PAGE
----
As part of the 2017–19 operating budget process, the Legislature enacted EHB 2163 to raise revenues by making several tax changes. That includes applying the sales tax to bottled water, which is estimated to increase revenues by $54.6 million in 2017–19. The sales tax on bottled water went into effect on August 1.
So I thought this Serious Eats article from last month on the history and possible future of bottled water was interesting: “Americans now drink, by volume, more bottled water than any other packaged beverage.” It's clear why state legislators wanted to capture this growing source of potential revenues (even after a similar attempt was rebuffed by voters in 2010). The growth of bottled water comes at the expense of pop—bad news for those counting on pop tax revenues in Seattle, as Opportunity Washington noted earlier this month.
The Serious Eats article talks about the rise of bottled water over the years, how the big pop companies eventually got into the game, and where the market is headed:
But then something curious happened. The water business turned out not to be quite the cash cow that market watchers had anticipated. Unlike with sodas and sports drinks, the beverage companies learned, very little differentiates one bottle of filtered water from another. . . .
In October 2013, the New York Times reported that Hugh F. Johnston, PepsiCo's chief financial officer, had told industry analysts that the company was no longer investing in the regular bottled-water business, saying, "We don't think it creates value over time."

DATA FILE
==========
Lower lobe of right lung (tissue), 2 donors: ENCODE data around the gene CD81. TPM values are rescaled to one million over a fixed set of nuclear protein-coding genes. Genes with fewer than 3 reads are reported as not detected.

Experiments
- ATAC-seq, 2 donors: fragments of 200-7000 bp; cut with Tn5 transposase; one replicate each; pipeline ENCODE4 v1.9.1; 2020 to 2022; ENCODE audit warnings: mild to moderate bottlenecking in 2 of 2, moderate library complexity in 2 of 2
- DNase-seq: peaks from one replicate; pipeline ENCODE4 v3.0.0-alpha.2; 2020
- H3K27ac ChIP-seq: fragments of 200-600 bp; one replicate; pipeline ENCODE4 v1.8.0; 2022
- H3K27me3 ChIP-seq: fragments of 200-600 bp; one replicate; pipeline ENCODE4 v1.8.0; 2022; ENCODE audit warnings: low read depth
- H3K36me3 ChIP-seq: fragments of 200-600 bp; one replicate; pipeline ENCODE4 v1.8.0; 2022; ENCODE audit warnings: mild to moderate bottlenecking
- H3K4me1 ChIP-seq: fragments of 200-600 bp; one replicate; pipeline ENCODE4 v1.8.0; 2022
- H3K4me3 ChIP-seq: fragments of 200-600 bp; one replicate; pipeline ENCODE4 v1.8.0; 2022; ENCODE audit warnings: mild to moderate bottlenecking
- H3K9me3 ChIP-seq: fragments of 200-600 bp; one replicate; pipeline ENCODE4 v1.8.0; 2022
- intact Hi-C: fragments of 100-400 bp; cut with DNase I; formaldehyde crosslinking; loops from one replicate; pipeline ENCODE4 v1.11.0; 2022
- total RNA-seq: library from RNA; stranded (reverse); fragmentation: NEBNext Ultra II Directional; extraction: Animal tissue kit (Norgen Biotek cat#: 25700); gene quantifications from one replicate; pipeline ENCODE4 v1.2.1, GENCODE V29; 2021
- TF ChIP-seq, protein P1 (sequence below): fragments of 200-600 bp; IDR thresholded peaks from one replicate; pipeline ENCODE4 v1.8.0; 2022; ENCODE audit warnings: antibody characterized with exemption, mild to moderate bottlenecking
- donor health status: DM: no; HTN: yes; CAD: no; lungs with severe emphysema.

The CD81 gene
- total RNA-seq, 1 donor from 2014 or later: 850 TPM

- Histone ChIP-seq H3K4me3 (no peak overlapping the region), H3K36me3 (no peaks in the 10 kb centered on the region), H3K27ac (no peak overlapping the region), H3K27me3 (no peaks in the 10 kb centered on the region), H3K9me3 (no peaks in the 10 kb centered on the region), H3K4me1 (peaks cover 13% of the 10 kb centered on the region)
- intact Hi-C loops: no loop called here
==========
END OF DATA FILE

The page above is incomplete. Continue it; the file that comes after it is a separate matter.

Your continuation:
Instead, recent action has all been in the so-called "value-added" or "enhanced" water segment, which can be further divided into two main subcategories: "flavored water" and "functional water."
The article includes an appearance by Talking Rain Beverage Company of Washington, which has done well recently with a sparkling water/fruit juice blend.
Also, it asks whether these new products “are really bottled water or a modified form of soft drink. . . . The new category certainly blurs the boundaries.”
Whatever they are, they’re subject to sales tax in Washington. Sales tax had already applied to soft drinks—“nonalcoholic beverages that contain natural or artificial sweeteners.” (Not including, for example, drinks that contain milk or that are more than half vegetable or fruit juice.) Now the sales tax also applies to bottled water, which is defined as calorie free and not containing sweeteners or additives. But bottled water may contain, for example, carbonation, vitamins, minerals, electrolytes, and flavors, extracts, or essences derived from spices or fruits.